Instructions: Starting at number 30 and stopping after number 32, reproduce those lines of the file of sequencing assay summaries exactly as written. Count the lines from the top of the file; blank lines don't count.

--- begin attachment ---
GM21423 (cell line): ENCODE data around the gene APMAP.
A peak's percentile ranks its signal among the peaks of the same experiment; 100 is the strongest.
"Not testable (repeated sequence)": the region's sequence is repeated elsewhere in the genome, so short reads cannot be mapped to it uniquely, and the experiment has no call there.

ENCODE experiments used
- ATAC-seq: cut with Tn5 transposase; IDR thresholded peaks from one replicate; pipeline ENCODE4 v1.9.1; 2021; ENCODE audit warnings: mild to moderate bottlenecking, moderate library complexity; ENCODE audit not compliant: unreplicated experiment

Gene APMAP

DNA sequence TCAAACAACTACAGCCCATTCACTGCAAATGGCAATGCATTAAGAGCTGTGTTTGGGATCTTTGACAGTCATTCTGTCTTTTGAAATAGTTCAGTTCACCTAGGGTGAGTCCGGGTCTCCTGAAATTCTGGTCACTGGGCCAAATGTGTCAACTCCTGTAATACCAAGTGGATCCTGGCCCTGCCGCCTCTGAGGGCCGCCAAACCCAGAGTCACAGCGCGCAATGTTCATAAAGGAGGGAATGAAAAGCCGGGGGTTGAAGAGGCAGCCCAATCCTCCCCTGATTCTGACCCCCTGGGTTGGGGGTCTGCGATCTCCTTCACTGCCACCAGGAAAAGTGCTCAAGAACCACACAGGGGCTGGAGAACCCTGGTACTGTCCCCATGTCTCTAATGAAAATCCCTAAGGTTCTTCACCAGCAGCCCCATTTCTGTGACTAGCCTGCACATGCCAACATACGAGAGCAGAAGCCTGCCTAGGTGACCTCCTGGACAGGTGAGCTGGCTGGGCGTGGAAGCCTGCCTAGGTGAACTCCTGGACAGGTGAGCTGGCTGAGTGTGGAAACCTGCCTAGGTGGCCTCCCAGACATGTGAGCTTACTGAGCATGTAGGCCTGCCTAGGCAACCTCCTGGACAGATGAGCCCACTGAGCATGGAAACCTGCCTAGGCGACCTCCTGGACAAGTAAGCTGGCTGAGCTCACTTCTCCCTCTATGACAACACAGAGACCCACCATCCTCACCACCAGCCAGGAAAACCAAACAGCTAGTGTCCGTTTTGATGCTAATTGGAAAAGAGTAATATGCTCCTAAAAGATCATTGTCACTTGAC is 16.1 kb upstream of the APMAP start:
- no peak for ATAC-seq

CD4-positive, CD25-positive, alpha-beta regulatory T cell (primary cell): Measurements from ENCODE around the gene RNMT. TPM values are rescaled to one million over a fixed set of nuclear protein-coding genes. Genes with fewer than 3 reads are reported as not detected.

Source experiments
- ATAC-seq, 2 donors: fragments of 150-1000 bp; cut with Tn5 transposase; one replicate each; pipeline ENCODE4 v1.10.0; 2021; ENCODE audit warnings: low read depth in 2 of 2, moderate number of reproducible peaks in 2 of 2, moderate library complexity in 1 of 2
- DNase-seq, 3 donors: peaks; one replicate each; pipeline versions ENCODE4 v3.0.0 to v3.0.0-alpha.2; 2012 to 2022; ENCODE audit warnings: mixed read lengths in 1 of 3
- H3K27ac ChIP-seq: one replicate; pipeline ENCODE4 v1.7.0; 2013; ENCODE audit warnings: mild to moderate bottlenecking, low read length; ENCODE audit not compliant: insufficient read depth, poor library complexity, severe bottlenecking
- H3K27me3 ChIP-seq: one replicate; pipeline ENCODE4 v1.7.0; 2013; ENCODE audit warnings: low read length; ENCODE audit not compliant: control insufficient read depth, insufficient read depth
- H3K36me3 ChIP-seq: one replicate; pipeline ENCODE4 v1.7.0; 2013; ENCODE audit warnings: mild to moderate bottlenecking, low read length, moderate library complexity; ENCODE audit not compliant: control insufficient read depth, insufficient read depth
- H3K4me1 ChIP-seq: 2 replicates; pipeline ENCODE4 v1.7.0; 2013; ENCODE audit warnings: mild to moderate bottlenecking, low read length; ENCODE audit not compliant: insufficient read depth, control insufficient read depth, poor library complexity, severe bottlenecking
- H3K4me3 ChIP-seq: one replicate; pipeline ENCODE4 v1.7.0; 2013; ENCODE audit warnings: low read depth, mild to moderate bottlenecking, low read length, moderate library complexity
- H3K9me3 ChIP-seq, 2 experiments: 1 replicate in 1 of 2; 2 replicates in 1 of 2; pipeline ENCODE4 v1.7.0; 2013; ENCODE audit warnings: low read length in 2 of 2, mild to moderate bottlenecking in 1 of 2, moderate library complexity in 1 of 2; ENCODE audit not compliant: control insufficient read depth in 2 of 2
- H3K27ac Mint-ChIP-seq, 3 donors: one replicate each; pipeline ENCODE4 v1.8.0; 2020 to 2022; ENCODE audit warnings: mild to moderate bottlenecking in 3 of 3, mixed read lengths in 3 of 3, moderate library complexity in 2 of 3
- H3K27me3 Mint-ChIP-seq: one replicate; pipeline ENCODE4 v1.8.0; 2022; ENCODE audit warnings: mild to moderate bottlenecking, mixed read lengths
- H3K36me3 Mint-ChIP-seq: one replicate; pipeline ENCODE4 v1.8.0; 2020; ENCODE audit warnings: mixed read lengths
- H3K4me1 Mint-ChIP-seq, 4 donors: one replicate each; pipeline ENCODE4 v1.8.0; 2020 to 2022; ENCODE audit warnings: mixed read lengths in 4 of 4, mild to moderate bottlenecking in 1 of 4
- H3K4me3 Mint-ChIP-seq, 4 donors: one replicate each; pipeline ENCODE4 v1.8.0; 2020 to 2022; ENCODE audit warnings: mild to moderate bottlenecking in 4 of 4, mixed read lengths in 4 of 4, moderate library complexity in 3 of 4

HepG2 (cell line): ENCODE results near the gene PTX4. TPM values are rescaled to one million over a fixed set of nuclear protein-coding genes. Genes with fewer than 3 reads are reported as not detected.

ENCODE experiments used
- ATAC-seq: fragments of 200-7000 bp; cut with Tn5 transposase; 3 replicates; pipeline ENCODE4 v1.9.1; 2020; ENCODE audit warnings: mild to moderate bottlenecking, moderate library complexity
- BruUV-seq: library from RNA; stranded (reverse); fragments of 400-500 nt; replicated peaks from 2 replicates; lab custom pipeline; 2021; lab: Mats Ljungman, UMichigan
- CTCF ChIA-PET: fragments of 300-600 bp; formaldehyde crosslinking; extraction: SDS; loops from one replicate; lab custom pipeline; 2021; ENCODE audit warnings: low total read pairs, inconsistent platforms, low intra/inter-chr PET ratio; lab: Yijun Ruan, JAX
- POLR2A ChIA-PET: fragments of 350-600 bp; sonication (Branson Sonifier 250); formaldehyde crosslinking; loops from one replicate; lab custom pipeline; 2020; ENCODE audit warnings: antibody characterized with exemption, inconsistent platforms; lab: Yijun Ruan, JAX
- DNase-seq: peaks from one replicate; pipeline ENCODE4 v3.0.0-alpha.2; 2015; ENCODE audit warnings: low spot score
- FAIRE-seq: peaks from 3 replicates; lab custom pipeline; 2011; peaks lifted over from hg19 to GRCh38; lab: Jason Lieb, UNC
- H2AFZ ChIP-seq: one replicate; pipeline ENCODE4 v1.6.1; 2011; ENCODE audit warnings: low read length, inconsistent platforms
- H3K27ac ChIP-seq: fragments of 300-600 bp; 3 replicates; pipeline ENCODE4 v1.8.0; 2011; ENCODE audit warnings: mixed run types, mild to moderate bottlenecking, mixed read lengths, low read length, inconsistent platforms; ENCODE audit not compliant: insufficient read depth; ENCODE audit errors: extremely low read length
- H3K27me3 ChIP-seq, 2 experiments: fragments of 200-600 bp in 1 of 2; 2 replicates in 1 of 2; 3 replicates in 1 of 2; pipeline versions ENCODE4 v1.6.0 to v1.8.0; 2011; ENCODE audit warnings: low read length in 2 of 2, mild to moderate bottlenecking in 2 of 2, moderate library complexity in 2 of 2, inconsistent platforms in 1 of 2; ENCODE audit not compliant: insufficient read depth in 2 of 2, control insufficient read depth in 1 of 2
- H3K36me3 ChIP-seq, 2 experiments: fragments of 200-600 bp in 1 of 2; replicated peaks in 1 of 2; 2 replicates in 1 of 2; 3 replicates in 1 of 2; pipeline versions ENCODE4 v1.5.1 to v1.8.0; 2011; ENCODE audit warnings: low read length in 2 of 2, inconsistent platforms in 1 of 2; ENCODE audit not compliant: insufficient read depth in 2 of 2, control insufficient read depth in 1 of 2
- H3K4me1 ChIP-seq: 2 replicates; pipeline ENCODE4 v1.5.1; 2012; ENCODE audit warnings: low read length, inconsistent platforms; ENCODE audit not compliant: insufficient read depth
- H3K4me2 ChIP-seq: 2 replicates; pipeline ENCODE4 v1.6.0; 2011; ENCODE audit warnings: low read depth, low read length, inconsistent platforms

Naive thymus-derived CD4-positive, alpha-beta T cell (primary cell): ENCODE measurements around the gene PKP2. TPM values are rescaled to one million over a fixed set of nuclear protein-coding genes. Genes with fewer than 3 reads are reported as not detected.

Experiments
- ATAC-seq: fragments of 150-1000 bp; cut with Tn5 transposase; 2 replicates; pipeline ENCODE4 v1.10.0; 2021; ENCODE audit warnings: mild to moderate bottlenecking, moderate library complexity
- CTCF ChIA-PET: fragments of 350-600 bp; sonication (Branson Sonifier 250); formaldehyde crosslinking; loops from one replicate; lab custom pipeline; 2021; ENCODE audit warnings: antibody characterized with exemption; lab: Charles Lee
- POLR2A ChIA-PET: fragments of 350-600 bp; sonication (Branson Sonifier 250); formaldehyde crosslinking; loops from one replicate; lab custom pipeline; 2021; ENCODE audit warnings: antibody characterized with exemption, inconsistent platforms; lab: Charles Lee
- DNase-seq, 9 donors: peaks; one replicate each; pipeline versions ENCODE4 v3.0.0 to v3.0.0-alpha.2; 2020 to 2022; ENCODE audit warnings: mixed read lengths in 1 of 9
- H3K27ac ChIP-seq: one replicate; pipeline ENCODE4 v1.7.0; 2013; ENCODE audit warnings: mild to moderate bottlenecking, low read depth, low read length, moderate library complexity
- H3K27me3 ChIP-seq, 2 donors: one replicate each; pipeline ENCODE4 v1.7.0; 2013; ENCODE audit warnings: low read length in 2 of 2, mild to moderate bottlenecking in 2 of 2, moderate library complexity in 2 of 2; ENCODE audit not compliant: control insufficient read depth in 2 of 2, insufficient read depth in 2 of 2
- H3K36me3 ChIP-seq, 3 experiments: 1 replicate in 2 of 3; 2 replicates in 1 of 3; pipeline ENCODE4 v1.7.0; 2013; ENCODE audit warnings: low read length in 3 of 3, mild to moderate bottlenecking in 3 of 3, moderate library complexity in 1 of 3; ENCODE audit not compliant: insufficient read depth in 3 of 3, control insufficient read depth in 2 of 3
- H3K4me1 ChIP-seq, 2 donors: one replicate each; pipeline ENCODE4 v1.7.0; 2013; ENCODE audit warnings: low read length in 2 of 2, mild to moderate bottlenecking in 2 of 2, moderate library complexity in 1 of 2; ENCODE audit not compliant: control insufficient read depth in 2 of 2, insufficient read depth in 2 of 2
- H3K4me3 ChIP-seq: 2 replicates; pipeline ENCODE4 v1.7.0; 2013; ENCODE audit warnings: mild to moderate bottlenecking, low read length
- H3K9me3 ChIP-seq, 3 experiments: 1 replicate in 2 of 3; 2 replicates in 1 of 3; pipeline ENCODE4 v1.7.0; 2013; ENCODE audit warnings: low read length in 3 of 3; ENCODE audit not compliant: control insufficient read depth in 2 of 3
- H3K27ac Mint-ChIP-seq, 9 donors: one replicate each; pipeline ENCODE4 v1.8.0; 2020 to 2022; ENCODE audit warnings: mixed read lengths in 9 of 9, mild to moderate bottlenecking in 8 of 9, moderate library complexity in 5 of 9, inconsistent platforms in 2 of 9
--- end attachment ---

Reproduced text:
- DNase-seq: peaks from one replicate; pipeline ENCODE4 v3.0.0-alpha.2; 2015; ENCODE audit warnings: low spot score
- FAIRE-seq: peaks from 3 replicates; lab custom pipeline; 2011; peaks lifted over from hg19 to GRCh38; lab: Jason Lieb, UNC
- H2AFZ ChIP-seq: one replicate; pipeline ENCODE4 v1.6.1; 2011; ENCODE audit warnings: low read length, inconsistent platforms